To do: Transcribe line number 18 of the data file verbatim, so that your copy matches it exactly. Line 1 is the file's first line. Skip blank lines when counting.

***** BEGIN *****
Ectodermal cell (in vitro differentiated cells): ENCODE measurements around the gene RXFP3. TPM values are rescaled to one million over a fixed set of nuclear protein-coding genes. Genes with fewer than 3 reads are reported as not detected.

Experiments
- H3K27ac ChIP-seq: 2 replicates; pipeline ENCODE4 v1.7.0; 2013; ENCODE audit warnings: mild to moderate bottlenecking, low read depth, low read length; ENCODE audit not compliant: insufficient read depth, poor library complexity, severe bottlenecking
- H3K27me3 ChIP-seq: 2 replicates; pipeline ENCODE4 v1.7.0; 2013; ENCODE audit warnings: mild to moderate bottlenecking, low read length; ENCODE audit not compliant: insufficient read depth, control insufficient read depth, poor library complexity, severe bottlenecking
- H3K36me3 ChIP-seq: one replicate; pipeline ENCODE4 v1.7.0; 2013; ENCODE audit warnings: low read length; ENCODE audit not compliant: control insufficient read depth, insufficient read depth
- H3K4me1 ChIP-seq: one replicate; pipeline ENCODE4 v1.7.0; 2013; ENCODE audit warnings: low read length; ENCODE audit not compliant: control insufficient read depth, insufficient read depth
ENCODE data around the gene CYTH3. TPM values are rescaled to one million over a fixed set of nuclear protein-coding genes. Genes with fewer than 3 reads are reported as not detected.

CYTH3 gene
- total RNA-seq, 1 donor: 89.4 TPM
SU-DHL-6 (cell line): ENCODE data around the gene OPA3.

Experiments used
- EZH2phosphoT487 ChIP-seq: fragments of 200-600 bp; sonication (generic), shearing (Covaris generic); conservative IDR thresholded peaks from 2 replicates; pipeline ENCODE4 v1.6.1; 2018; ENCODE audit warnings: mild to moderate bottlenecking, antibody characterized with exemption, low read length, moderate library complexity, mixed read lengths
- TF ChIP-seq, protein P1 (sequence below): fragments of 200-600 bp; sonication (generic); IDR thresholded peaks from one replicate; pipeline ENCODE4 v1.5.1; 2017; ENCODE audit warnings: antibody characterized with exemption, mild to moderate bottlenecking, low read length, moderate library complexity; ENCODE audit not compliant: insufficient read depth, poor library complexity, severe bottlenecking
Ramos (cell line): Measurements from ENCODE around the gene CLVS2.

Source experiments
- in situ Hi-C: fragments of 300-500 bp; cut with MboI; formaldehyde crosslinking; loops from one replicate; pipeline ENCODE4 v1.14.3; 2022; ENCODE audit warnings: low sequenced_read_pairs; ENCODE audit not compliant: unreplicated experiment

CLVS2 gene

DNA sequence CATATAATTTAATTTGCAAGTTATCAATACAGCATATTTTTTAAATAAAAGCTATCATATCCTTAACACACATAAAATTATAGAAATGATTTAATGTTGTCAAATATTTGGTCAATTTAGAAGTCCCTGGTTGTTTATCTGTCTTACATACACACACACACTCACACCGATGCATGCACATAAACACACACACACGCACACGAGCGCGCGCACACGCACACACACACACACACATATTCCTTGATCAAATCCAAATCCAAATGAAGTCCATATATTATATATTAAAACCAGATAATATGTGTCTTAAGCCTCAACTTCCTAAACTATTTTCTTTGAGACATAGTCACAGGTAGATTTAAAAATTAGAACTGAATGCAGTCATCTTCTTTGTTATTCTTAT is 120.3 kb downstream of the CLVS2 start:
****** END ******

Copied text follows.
DNA sequence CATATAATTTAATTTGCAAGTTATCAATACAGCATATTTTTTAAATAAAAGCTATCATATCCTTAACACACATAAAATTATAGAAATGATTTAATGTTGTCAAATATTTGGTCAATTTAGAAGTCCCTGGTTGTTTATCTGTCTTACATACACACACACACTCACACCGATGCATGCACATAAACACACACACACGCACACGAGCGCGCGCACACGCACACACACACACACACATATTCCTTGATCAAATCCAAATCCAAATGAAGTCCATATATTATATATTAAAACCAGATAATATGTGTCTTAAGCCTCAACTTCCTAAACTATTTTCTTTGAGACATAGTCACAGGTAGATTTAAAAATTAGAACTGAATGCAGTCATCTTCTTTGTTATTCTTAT is 120.3 kb downstream of the CLVS2 start: